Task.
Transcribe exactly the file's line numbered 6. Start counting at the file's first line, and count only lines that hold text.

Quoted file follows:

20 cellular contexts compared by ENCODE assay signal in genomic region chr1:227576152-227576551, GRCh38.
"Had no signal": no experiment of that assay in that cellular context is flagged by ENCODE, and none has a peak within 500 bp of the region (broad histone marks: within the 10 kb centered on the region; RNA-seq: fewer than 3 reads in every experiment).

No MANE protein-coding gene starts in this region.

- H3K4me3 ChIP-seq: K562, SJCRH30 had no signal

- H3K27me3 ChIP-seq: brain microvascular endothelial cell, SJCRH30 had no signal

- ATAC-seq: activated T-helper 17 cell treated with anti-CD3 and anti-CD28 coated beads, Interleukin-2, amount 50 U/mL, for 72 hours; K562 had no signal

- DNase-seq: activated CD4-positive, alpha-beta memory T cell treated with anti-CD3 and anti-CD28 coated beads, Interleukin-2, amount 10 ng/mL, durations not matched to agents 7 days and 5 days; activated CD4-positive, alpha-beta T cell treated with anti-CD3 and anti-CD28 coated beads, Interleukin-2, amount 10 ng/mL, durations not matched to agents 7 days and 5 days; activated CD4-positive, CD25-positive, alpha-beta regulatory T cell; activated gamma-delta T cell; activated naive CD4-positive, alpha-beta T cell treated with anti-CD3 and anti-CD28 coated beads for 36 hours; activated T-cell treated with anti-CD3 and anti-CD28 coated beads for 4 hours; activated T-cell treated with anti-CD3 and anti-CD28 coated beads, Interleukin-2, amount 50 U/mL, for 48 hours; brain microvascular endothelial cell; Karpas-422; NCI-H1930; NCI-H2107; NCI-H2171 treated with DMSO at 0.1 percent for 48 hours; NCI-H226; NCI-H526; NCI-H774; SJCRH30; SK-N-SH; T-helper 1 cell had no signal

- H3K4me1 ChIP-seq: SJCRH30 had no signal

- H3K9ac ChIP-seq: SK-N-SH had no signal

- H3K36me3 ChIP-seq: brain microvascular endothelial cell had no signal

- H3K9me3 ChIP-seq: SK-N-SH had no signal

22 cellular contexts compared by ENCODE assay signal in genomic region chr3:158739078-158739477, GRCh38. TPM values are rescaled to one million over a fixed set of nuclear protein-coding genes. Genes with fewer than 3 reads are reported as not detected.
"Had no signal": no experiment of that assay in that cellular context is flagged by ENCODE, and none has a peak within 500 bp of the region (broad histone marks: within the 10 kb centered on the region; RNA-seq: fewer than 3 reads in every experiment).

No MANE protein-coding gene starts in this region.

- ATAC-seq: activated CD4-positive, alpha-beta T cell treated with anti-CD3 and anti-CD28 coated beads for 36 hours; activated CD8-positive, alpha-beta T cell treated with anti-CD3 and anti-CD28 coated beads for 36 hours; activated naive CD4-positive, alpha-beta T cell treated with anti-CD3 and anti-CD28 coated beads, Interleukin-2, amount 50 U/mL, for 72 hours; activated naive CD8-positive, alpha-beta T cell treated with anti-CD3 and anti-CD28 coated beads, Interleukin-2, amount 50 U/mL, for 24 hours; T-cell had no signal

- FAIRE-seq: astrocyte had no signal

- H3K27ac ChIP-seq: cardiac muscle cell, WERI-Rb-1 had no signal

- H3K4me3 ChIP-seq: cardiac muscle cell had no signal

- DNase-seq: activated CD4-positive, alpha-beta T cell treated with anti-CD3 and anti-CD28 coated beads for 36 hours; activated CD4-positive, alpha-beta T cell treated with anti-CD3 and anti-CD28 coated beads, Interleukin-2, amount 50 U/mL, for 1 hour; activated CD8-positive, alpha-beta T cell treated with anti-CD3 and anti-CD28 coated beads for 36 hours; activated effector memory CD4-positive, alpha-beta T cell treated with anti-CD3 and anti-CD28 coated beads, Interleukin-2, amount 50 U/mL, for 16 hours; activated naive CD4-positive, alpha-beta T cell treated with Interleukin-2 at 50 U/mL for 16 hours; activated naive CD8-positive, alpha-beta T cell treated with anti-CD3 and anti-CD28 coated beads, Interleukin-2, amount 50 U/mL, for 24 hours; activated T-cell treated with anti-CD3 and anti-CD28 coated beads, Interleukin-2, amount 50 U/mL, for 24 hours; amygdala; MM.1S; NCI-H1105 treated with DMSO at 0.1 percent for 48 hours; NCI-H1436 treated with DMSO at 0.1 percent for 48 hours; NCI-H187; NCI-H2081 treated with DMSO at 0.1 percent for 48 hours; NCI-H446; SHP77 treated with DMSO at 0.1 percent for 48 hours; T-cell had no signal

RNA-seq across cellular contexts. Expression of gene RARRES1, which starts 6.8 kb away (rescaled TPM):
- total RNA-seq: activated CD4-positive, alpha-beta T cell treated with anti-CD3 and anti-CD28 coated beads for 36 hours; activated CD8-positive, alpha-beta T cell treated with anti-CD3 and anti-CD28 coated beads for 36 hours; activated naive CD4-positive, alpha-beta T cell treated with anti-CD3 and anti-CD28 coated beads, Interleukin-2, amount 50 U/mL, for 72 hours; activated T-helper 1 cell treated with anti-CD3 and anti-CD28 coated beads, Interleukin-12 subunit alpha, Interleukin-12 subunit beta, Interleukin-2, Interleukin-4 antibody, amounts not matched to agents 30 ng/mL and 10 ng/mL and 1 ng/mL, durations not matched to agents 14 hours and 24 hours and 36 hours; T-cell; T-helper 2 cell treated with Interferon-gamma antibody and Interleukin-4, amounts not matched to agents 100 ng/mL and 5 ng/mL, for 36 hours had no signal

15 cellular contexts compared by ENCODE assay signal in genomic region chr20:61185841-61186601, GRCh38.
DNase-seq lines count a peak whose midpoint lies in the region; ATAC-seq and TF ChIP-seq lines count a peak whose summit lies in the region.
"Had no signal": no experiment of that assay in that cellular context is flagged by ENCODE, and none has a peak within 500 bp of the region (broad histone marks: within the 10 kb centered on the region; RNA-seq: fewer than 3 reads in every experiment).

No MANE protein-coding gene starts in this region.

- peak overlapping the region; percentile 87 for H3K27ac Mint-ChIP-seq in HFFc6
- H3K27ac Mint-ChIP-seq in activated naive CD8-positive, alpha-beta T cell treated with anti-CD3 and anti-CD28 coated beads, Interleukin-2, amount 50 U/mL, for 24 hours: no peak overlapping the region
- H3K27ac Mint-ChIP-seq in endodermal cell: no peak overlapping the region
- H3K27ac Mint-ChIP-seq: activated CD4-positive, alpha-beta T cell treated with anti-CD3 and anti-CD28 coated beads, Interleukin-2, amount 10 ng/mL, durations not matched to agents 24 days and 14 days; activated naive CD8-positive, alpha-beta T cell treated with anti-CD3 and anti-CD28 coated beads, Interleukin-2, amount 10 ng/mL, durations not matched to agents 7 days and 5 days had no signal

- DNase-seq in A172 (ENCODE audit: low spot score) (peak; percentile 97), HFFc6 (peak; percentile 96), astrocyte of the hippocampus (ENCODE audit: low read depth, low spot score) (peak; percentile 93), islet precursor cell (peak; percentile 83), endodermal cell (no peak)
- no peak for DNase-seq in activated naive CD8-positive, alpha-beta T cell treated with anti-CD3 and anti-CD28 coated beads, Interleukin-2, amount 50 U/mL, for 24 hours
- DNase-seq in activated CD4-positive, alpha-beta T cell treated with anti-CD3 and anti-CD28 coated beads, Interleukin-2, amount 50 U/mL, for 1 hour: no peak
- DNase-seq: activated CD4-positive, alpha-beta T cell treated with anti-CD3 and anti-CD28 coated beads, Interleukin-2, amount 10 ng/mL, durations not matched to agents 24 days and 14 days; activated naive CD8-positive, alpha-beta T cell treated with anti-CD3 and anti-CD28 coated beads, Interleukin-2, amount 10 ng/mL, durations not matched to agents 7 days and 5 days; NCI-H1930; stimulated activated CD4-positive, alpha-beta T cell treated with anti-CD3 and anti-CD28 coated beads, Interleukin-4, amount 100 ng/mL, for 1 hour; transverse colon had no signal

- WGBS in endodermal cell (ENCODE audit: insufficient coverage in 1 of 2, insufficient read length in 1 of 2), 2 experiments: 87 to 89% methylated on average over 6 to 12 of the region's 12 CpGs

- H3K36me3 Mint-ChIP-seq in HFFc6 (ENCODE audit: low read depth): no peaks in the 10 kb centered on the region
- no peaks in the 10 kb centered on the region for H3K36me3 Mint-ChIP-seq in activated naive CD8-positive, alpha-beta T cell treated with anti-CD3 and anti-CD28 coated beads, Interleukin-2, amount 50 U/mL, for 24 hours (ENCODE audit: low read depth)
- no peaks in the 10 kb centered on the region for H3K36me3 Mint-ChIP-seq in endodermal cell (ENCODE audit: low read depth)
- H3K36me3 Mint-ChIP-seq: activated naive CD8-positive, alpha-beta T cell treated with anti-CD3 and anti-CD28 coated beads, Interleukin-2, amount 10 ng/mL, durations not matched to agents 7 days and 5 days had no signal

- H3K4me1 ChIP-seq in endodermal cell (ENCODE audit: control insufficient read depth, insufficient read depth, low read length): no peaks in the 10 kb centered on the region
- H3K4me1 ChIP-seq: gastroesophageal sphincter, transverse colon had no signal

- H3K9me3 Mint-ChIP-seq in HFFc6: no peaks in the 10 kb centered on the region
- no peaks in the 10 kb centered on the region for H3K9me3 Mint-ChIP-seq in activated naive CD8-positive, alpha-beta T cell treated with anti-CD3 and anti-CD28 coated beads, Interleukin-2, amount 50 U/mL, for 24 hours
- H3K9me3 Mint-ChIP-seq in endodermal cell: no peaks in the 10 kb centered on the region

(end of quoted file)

- ATAC-seq: activated T-helper 17 cell treated with anti-CD3 and anti-CD28 coated beads, Interleukin-2, amount 50 U/mL, for 72 hours; K562 had no signal